The Marmite Man of Music

Without a doubt, one of my favourite 21st century composers is Karl Jenkins. Admittedly, I have not listened to very much recent classical music (as my interests generally lie somewhat earlier) and I’m also slightly biased because Jenkins is a composer from my adopted homeland of Wales.  Still, I very much enjoy listening to his work.

I was intrigued recently when I came across a description of Jenkins as “the  Marmite Man of Music”.  Apparently this appellation was first used in an article in the Times in March 2008.  Unfortunately you have to be a Times subscriber to be able to access this original article, so I haven’t had a chance to read it.  I did find a reference to it in a Telegraph article by Julian Lloyd Webber in April 2008, which is readable without a subscription.

Anyone from the UK or familiar with our culture will almost certainly understand the reference to Marmite, but for the benefit of anyone else reading this I should expain that this food product (a dark brown, salty paste made from a yeast extract that is a by-product of beer brewing) is famous for polarising people into two opposite camps – those who think it’s the best thing since sliced bread (as well as being especially good on sliced, and toasted, bread) and those who think it’s absolutely gross.  Indeed, the marketing slogan for Marmite in the UK is “Love it or hate it”, which was presumably inspired by and, in turn, helps to perpetuate the myth of Marmite as a foodstuff with no middle ground on the enjoyment scale.

I call it a myth since, in fact, many people (myself included) actually quite like Marmite but are not absolutely wild about it.  There are rare occasions when I get a strong craving for a bit of Marmite on toast, but in general I’m happy to eat it or to do without it.  Nevertheless, Marmite remains a handy substance to use figuratively to refer to other things that tend to (or are believed, however erroneously, to) polarise opinion.

As far as I could make out, not having read the article itself, the Times critic behind the original article was fairly firmly in the “hate it” camp when it comes to Jenkins as musical Marmite.  I got the impression that his dislike essentially stemmed from the fact that Jenkins sold “too many” CDs, so I suspect there was a bit of musical snobbery going on (and I can’t say that I’ve never found myself assuming that if something is sufficiently popular it must be naff, so I probably shouldn’t cast too many stones).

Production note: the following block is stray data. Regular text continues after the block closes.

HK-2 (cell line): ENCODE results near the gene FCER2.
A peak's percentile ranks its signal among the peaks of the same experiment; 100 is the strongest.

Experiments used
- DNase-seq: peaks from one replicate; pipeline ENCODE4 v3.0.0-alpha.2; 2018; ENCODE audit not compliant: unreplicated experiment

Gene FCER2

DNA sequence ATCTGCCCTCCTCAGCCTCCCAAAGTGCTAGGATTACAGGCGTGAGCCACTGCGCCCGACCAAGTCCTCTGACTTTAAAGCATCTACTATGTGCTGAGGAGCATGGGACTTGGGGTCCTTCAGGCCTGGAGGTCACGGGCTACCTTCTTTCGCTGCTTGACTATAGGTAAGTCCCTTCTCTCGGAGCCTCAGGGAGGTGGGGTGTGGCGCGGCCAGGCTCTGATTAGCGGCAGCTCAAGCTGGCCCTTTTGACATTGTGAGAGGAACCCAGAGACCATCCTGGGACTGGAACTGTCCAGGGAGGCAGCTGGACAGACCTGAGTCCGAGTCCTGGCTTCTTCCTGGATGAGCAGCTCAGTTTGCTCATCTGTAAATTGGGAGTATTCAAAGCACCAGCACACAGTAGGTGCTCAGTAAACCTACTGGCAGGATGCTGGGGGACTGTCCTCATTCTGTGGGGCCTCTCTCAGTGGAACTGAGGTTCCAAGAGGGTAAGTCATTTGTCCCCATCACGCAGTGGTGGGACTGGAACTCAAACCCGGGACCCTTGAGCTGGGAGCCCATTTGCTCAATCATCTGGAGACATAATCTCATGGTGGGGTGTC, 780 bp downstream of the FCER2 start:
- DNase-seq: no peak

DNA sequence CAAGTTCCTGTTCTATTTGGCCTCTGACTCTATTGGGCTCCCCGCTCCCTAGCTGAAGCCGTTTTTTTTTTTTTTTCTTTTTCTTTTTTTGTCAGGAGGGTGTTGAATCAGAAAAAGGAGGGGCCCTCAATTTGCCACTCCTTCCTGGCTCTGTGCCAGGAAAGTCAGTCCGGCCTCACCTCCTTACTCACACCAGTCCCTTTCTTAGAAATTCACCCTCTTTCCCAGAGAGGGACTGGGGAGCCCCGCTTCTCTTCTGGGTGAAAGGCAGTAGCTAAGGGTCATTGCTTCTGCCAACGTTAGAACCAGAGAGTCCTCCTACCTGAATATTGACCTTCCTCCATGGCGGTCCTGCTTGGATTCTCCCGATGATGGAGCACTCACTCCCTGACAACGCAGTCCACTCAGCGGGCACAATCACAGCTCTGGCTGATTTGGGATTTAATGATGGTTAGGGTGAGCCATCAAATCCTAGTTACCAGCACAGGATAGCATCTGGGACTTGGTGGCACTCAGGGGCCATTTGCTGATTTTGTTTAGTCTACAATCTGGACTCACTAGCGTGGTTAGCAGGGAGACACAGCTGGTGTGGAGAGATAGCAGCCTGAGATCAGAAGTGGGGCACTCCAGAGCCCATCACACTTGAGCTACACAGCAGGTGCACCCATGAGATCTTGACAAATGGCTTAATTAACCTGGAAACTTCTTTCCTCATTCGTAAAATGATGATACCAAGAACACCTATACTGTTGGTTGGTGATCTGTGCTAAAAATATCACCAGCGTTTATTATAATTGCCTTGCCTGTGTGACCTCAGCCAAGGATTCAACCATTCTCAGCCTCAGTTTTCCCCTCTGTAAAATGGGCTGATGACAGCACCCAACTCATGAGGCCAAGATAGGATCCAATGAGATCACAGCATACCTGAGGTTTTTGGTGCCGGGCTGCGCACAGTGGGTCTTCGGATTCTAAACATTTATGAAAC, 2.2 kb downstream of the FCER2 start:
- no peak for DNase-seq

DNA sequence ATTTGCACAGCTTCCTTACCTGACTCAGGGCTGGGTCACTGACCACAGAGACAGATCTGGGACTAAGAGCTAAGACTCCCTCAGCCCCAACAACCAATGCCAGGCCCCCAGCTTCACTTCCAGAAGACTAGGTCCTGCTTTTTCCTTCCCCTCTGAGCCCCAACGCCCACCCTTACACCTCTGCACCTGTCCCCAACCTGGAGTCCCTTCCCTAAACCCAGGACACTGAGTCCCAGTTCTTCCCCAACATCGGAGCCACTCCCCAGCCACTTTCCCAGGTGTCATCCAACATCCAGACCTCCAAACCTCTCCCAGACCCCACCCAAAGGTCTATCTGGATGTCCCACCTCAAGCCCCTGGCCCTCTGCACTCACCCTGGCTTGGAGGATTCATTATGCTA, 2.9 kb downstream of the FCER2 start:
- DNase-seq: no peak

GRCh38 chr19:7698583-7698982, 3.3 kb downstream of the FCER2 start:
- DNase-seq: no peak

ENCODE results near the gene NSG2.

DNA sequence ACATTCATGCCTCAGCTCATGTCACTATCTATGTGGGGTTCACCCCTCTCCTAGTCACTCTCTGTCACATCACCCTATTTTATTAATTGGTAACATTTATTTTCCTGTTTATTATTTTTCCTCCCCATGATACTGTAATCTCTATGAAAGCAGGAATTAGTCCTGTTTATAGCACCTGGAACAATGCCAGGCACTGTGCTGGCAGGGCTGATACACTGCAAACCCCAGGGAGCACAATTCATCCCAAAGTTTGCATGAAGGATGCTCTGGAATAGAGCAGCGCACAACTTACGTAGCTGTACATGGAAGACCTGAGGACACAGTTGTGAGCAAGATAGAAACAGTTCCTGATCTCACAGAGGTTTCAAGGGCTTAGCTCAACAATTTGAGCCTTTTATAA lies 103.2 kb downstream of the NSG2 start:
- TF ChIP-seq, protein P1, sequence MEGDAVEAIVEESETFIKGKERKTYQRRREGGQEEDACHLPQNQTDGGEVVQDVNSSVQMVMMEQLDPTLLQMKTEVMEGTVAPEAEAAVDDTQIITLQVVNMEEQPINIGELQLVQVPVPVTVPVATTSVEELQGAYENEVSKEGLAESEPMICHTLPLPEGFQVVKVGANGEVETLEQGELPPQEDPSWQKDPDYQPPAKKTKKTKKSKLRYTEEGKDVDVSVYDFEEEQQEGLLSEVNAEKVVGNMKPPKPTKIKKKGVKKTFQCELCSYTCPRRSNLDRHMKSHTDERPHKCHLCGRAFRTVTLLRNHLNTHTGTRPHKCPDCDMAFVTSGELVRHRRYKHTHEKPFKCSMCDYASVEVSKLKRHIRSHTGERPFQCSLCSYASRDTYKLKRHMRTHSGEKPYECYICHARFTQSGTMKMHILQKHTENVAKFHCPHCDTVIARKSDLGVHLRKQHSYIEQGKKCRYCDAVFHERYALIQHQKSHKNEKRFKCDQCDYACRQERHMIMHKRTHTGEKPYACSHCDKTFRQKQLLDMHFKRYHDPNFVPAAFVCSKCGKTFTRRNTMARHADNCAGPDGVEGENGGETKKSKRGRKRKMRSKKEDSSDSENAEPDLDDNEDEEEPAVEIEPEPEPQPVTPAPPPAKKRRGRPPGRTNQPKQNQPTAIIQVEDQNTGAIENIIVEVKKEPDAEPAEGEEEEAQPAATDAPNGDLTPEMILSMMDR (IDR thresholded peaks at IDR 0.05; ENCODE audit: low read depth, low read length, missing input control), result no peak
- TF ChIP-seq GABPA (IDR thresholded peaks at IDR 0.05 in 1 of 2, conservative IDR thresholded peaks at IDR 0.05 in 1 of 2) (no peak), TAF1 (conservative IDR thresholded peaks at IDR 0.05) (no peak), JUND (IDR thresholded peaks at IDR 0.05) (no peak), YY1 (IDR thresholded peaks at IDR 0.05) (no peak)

Certainly, Jenkins does tend to blend Western classical music with elements of world music (mostly Middle Eastern and some Celtic folk music in the pieces I’ve heard), so his music may not float the boat of classical purists.  To me, however, this mixture is one of the attractions of the music, along with the fact that the vocal stuff (and most of the Jenkins repertoire I’ve heard includes singing) is in an eclectic mixture of languages. By and large, the harmonies (at least for the more classical bits) are fairly conventionally tonal and relatively easy on the ear compared to a lot of modern classical music).  I understand that, before his career as a composer took off, Jenkins was a jazz and jazz-rock musician (playing oboe in addition to the more common jazz instruments of saxophone and piano), but I’ve not really noticed any jazz influences in his compositions.

My first encounter with Jenkins’ music, or at least the first time I was aware of who he was, was with his Stabat Mater (2008), which I mentioned the other day.  I think it was about two years ago I first heard that, having asked for it for Christmas after having read about it somewhere and being intrigued at the promised mix of languages and blending of musical styles.  Since then I have also listened to some of the music from his Adiemus project (mostly Adiemus IV: The Eternal Knot (2001), which is the only Adiemus album I have a copy of), This Land of Ours (2007 – an album recorded with a brass band and a male-voice choir and featuring a mix of Jenkins’ own compositions and his arrangements of other works) and most recently (this morning, in fact, for the first time) The Armed Man: A Mass for Peace (1999).

This last piece is, I gather, similar to Benjamin Britten’s famous War Requiem (a piece I haven’t heard for years, though I would like to get hold of a copy) in that both are essentially anti-war pieces combining the traditional texts of the Catholic mass (the requiem mass in Britten’s case, the ordinary of the mass for Jenkins) with other texts (some of Wilfred Owen’s poems for Britten and a mixture of sources for Jenkins).  One of Jenkins’ sources (and the inspiration for the name of the work) was L’homme armé, a 15th century French folksong that was incorporated into many medieval (and some later) settings of the mass.

On reflection, I think that “the Marmite Man of Music” is not a bad description of Karl Jenkins from the standpoint of my own appreciation of his music since, like Marmite, I enjoy it every now and then but it wouldn’t feature near the very top of my list of favourites.  On the other hand, that would also be a fair description of most other composers (or foods, for that matter).